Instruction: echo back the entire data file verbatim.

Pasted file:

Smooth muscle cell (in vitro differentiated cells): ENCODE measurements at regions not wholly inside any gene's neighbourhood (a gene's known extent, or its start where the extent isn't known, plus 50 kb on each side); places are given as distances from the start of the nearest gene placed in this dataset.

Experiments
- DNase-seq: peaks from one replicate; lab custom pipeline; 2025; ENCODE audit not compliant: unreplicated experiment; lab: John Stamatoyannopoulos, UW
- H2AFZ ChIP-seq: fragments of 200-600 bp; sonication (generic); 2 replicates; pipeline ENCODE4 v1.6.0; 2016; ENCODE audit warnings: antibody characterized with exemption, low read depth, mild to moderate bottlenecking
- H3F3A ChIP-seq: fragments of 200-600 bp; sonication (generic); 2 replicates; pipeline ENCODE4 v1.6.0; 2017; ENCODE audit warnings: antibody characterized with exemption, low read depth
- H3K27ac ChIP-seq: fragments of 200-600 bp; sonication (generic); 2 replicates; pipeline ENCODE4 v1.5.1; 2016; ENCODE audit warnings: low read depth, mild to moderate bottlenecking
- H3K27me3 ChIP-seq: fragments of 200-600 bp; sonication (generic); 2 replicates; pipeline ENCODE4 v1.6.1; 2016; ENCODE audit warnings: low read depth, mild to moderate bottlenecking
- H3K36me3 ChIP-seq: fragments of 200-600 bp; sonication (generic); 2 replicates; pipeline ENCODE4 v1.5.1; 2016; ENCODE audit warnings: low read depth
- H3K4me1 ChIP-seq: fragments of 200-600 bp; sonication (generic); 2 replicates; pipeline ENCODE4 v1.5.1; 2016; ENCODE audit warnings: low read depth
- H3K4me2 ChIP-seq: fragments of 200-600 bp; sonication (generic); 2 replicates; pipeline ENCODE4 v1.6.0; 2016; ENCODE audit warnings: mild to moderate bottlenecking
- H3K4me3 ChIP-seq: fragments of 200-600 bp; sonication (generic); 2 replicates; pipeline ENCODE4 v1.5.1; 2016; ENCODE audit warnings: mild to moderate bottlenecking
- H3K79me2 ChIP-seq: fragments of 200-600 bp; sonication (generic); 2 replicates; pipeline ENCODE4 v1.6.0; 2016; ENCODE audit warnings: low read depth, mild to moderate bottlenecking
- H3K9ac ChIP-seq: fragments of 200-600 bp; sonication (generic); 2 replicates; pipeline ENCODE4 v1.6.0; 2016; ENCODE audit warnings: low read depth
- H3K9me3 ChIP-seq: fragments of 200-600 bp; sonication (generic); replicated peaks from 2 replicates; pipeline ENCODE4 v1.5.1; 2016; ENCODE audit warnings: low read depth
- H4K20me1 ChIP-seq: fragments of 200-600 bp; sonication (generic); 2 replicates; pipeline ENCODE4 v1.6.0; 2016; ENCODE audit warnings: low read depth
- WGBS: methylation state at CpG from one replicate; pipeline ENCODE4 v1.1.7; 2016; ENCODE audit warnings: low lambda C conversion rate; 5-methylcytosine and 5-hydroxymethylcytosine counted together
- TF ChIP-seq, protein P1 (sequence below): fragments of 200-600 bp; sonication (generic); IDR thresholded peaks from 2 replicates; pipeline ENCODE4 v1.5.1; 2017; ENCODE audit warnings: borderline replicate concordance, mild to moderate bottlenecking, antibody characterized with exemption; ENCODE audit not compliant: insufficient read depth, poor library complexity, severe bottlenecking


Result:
Smooth muscle cell (in vitro differentiated cells): ENCODE measurements at regions not wholly inside any gene's neighbourhood (a gene's known extent, or its start where the extent isn't known, plus 50 kb on each side); places are given as distances from the start of the nearest gene placed in this dataset.

Experiments
- DNase-seq: peaks from one replicate; lab custom pipeline; 2025; ENCODE audit not compliant: unreplicated experiment; lab: John Stamatoyannopoulos, UW
- H2AFZ ChIP-seq: fragments of 200-600 bp; sonication (generic); 2 replicates; pipeline ENCODE4 v1.6.0; 2016; ENCODE audit warnings: antibody characterized with exemption, low read depth, mild to moderate bottlenecking
- H3F3A ChIP-seq: fragments of 200-600 bp; sonication (generic); 2 replicates; pipeline ENCODE4 v1.6.0; 2017; ENCODE audit warnings: antibody characterized with exemption, low read depth
- H3K27ac ChIP-seq: fragments of 200-600 bp; sonication (generic); 2 replicates; pipeline ENCODE4 v1.5.1; 2016; ENCODE audit warnings: low read depth, mild to moderate bottlenecking
- H3K27me3 ChIP-seq: fragments of 200-600 bp; sonication (generic); 2 replicates; pipeline ENCODE4 v1.6.1; 2016; ENCODE audit warnings: low read depth, mild to moderate bottlenecking
- H3K36me3 ChIP-seq: fragments of 200-600 bp; sonication (generic); 2 replicates; pipeline ENCODE4 v1.5.1; 2016; ENCODE audit warnings: low read depth
- H3K4me1 ChIP-seq: fragments of 200-600 bp; sonication (generic); 2 replicates; pipeline ENCODE4 v1.5.1; 2016; ENCODE audit warnings: low read depth
- H3K4me2 ChIP-seq: fragments of 200-600 bp; sonication (generic); 2 replicates; pipeline ENCODE4 v1.6.0; 2016; ENCODE audit warnings: mild to moderate bottlenecking
- H3K4me3 ChIP-seq: fragments of 200-600 bp; sonication (generic); 2 replicates; pipeline ENCODE4 v1.5.1; 2016; ENCODE audit warnings: mild to moderate bottlenecking
- H3K79me2 ChIP-seq: fragments of 200-600 bp; sonication (generic); 2 replicates; pipeline ENCODE4 v1.6.0; 2016; ENCODE audit warnings: low read depth, mild to moderate bottlenecking
- H3K9ac ChIP-seq: fragments of 200-600 bp; sonication (generic); 2 replicates; pipeline ENCODE4 v1.6.0; 2016; ENCODE audit warnings: low read depth
- H3K9me3 ChIP-seq: fragments of 200-600 bp; sonication (generic); replicated peaks from 2 replicates; pipeline ENCODE4 v1.5.1; 2016; ENCODE audit warnings: low read depth
- H4K20me1 ChIP-seq: fragments of 200-600 bp; sonication (generic); 2 replicates; pipeline ENCODE4 v1.6.0; 2016; ENCODE audit warnings: low read depth
- WGBS: methylation state at CpG from one replicate; pipeline ENCODE4 v1.1.7; 2016; ENCODE audit warnings: low lambda C conversion rate; 5-methylcytosine and 5-hydroxymethylcytosine counted together
- TF ChIP-seq, protein P1 (sequence below): fragments of 200-600 bp; sonication (generic); IDR thresholded peaks from 2 replicates; pipeline ENCODE4 v1.5.1; 2017; ENCODE audit warnings: borderline replicate concordance, mild to moderate bottlenecking, antibody characterized with exemption; ENCODE audit not compliant: insufficient read depth, poor library complexity, severe bottlenecking